Boeing confident on South Korea's biggest defense deal
WASHINGTON/SEOUL (Reuters) - Boeing Co (BA.N) is confident of winning South Korea's biggest defense deal, company executives said, although defense sources said many in Seoul's military establishment prefer rival Lockheed Martin Corp's (LMT.N) costlier stealth fighters.
Boeing's defense division president and chief executive Dennis Muilenburg told the Reuters Aerospace and Defense Summit in Washington on Tuesday that the U.S. company expects its F-15 Silent Eagle will help it clinch the $7.4 billion fighter contract, with a decision expected within weeks.
"We're confident in the bid that we've provided. It's an affordable bid and also a very capable bid," he said, noting that the process still had to run its course.
As South Korea's biggest-ever defense program and one of the world's largest military tenders this year, the fighter contract is key not only to defense manufacturers like Boeing, Lockheed and the Eurofighter consortium, it is also crucial to South Korea's deterrence capabilities against the nuclear-armed North.
The new jets will allow the U.S. ally to partially replace some 150 ageing F-4 and F-5 jets that South Korea plans to retire starting in 2015, keeping pace with fighter upgrades being undertaken by neighbors China and Japan.
Boeing's bid was the only one of three submitted that came in below the price ceiling set by South Korea's arms procurement agency, sources close to the process told Reuters last month.
South Korean officials involved in the process confirmed that a final decision was expected this month after a comprehensive assessment of all the bids. Only under-budget bids can be selected, so unless a new tender is called Boeing is in the box seat at this stage.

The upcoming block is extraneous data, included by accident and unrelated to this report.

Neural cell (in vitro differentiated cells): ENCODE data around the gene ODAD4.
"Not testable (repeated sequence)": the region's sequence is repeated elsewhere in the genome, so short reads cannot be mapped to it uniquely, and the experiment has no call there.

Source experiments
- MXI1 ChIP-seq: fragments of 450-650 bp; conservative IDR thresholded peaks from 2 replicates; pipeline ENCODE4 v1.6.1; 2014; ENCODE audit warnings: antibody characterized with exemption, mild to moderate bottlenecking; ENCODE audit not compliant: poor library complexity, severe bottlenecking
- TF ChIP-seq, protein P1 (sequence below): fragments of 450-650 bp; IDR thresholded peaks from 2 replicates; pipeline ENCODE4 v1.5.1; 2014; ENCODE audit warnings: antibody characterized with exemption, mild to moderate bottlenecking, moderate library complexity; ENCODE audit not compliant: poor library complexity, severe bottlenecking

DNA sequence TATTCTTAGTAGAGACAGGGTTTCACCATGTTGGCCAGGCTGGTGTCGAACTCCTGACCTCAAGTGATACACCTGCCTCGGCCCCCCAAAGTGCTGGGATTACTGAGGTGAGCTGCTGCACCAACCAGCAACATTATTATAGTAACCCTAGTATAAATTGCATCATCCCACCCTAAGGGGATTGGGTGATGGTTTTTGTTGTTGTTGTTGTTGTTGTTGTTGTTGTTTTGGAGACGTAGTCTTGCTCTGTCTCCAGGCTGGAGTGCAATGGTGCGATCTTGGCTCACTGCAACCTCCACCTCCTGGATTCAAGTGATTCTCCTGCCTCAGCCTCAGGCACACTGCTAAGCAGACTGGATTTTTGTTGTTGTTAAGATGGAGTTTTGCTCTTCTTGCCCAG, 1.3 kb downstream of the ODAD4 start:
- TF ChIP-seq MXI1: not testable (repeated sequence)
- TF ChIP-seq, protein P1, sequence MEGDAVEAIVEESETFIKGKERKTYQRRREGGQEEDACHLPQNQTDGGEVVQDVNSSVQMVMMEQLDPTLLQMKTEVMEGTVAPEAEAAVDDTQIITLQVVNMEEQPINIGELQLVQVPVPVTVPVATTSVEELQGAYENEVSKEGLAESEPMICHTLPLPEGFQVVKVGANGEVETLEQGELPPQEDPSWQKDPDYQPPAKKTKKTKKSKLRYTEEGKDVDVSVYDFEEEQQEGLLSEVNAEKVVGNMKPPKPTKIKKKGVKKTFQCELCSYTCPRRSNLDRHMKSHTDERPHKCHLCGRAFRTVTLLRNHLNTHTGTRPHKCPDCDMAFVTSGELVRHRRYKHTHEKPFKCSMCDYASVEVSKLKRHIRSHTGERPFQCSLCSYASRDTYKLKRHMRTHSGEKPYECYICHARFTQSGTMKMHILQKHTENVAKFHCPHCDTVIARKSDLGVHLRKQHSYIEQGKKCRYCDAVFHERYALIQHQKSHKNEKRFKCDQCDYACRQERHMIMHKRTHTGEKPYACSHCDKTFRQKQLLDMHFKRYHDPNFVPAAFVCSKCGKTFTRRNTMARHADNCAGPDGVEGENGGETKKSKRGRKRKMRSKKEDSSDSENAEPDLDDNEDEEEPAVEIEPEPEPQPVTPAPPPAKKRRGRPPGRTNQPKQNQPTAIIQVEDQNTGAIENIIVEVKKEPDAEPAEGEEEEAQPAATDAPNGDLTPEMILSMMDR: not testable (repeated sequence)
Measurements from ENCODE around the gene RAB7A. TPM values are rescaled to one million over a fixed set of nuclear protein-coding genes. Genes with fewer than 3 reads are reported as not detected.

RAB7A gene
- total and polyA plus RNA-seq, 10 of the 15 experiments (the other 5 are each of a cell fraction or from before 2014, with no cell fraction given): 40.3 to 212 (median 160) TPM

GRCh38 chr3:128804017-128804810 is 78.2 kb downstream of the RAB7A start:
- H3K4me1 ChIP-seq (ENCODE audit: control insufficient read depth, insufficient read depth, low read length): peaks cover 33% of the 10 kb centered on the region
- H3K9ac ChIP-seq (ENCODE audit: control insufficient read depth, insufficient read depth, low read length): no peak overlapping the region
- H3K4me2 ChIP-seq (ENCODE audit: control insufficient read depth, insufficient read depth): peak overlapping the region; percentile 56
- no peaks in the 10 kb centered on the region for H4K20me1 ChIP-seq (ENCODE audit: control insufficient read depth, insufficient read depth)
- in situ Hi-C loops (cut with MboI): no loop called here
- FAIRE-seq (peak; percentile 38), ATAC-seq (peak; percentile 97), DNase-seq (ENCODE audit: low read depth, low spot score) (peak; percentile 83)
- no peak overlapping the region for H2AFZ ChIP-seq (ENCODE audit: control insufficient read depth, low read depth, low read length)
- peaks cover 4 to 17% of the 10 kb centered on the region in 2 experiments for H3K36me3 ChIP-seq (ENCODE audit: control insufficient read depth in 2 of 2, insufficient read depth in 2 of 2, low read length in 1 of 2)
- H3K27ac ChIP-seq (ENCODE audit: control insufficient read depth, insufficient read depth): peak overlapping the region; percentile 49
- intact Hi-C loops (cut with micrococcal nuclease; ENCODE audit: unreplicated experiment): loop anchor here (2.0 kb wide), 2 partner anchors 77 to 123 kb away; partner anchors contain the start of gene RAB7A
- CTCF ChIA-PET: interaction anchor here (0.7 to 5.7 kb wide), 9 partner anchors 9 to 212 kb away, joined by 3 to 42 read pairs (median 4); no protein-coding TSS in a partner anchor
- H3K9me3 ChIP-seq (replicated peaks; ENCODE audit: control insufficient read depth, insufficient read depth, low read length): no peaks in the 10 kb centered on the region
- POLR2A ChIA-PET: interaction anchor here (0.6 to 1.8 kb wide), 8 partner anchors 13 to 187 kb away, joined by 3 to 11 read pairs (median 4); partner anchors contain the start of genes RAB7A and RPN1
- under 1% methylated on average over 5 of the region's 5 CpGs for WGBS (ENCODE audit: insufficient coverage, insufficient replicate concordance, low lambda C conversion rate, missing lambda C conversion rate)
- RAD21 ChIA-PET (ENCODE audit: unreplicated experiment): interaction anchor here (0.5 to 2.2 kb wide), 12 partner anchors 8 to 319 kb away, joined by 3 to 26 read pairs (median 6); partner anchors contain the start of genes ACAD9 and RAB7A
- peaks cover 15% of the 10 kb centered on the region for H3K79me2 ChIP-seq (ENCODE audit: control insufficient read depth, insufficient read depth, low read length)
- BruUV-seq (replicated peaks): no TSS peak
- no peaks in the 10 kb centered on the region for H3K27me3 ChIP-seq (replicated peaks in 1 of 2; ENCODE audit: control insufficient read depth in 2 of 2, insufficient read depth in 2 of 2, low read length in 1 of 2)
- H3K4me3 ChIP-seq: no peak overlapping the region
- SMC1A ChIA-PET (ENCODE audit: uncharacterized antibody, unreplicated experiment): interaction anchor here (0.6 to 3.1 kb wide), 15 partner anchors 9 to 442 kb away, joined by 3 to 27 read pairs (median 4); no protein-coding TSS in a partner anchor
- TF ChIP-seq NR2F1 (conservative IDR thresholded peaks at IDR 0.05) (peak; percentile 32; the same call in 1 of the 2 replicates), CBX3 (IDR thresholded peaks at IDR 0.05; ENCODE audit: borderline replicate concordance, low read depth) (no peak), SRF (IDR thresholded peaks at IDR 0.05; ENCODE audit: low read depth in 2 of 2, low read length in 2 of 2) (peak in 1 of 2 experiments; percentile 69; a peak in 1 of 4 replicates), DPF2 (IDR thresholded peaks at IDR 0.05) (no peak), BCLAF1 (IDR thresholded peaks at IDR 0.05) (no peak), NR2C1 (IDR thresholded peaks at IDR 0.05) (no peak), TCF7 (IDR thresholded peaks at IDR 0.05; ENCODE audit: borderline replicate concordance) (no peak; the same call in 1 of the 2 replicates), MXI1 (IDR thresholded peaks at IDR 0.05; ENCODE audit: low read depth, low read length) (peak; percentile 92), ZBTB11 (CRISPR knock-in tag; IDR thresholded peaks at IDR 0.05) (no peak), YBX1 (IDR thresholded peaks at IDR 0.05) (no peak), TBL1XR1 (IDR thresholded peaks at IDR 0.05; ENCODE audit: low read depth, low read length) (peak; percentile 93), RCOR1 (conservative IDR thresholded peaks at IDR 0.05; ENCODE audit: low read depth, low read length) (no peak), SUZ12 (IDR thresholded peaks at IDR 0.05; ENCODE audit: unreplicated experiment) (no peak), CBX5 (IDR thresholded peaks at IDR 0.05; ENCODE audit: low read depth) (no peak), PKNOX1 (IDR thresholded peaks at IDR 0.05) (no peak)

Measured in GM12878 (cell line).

Even so, some in the South Korean defense establishment are still rooting for Lockheed's F-35 and its stealth capabilities, over Boeing's Silent Eagle and the Eurofighter consortium's Typhoon.
Two South Korean air force sources said the F-35 had strong backing within the force, although they would not say so publicly out of deference to the Defense Acquisition Program Administration (DAPA) which is leading the decision on the competing bids.
The sources declined to be identified as they were not authorized to speak to the media.
"Japan has signed on to acquire F-35s, while China is expected to place J-20 stealth fighters on the front lines in 2016," said Hahn Sung-chu, a retired air force major-general.
"Considering South Korea already has some 230 older-generation jets ... stealth is clearly a necessary feature for anyone that has studied strategy."
If the jet program is delayed further to allow for a new tender process, DAPA estimates that by 2019 the South Korean air force will be 100 fighters short of the 430 jets deemed necessary for it to maintain its combat capabilities.
"Many problems are foreseen if the program was restarted without a clear reason, including a growing vacuum in combat capability, restrictions on starting other projects due to the delay of a large project, and the undermining of government credibility," it said last week.
The deciding committee includes the minister of defense and head of resources management, military leaders, independent experts and lawmakers. Decisions are made by majority vote.
Members with army and navy backgrounds outnumber those aligned with the air force, another factor that experts like Hahn say could work in Boeing's favor.
President Park Geun-hye is expected to be briefed on DAPA's review of the bids before the committee makes its final decision.
Park leans more heavily on advisers with army backgrounds than air force ones when it comes to military decisions.
(Reporting by Andrea Shalal-Esa in WASHINGTON and Joyce Lee in SEOUL; Editing by Stephen Coates)